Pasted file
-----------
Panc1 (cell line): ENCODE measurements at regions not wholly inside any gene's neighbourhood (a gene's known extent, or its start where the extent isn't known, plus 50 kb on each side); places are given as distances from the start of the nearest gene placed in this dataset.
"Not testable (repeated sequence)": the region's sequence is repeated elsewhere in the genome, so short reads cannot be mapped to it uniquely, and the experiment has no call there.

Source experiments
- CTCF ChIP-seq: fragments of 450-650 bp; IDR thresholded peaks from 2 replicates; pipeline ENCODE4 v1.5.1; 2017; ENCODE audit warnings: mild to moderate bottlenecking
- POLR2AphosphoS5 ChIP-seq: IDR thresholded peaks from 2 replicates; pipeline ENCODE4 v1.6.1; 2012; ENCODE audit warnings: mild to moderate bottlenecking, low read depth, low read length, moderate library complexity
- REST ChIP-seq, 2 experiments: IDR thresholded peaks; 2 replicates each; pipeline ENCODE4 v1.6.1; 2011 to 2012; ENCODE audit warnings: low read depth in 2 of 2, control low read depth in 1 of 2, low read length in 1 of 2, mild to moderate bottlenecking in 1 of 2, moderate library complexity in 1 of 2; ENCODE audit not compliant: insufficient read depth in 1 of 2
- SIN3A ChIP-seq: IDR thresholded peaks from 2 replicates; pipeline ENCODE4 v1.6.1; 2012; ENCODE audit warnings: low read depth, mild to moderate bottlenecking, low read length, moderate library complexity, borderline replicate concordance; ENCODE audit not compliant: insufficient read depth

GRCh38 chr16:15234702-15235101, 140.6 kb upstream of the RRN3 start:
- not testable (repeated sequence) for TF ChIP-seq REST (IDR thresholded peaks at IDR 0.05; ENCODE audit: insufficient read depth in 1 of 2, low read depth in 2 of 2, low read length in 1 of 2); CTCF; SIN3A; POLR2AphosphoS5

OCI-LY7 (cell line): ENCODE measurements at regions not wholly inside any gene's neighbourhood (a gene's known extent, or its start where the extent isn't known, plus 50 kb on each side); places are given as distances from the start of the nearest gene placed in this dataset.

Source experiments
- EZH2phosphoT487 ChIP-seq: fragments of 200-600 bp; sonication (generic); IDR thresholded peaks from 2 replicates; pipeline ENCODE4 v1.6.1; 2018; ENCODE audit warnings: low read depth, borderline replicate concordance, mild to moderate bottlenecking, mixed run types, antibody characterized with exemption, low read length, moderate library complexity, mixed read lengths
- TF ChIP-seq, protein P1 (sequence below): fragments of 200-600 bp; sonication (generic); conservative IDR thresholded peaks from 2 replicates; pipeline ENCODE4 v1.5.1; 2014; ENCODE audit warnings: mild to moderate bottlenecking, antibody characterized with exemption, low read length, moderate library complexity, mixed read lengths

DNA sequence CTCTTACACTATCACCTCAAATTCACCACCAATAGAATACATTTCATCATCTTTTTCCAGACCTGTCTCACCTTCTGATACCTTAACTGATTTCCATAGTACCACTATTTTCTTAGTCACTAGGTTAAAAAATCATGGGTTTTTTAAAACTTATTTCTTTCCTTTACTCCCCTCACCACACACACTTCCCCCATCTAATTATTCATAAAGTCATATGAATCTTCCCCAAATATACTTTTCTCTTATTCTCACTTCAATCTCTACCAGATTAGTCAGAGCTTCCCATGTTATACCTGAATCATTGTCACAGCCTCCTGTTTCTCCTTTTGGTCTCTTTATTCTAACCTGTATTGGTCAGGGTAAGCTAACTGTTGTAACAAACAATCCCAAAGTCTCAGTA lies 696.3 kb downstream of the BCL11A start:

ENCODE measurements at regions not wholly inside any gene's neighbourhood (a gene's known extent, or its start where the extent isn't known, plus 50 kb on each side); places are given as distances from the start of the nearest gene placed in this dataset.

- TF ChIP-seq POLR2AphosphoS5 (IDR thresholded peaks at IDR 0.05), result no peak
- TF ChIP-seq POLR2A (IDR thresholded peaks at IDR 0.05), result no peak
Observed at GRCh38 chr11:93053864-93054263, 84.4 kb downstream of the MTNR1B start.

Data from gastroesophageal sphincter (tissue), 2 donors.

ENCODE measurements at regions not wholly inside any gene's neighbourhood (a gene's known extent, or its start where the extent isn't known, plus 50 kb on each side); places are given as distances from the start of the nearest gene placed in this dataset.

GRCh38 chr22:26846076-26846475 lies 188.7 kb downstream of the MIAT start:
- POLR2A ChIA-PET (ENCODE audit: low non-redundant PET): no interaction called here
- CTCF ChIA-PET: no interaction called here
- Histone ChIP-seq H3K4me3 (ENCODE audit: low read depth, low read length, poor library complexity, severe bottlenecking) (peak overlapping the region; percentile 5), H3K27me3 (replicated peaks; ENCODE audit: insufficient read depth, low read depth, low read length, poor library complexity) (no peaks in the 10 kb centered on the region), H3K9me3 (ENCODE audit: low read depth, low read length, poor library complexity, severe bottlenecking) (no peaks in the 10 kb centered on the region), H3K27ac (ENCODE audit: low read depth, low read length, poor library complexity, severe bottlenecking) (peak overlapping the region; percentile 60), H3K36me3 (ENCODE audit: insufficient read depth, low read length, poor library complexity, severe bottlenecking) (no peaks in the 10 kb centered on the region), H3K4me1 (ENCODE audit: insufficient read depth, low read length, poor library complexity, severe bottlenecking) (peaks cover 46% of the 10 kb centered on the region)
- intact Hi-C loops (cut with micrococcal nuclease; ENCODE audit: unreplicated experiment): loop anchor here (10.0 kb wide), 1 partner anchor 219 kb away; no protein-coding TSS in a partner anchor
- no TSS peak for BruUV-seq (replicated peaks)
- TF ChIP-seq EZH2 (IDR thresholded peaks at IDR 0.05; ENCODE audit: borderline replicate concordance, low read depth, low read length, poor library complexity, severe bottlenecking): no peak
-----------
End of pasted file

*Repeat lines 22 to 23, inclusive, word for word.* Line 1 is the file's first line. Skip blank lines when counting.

- POLR2A ChIA-PET (ENCODE audit: low non-redundant PET): no interaction called here
- CTCF ChIA-PET: no interaction called here